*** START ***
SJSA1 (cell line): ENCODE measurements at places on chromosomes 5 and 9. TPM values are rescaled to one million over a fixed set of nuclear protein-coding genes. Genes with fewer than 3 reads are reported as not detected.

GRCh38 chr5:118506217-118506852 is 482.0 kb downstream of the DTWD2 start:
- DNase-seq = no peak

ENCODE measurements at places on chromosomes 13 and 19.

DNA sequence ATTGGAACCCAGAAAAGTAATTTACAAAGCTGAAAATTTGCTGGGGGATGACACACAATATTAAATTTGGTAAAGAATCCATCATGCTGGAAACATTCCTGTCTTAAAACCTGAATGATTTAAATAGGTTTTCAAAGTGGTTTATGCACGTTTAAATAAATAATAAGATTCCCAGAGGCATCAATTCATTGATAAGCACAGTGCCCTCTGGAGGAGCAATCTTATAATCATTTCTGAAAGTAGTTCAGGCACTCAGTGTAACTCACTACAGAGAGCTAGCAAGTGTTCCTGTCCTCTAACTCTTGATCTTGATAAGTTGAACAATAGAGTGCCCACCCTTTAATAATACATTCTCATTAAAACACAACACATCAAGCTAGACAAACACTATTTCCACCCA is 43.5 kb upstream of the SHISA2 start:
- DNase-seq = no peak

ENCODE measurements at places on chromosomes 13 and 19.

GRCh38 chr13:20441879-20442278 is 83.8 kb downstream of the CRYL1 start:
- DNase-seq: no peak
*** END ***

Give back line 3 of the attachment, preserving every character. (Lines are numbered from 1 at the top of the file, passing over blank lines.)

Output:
- DNase-seq = no peak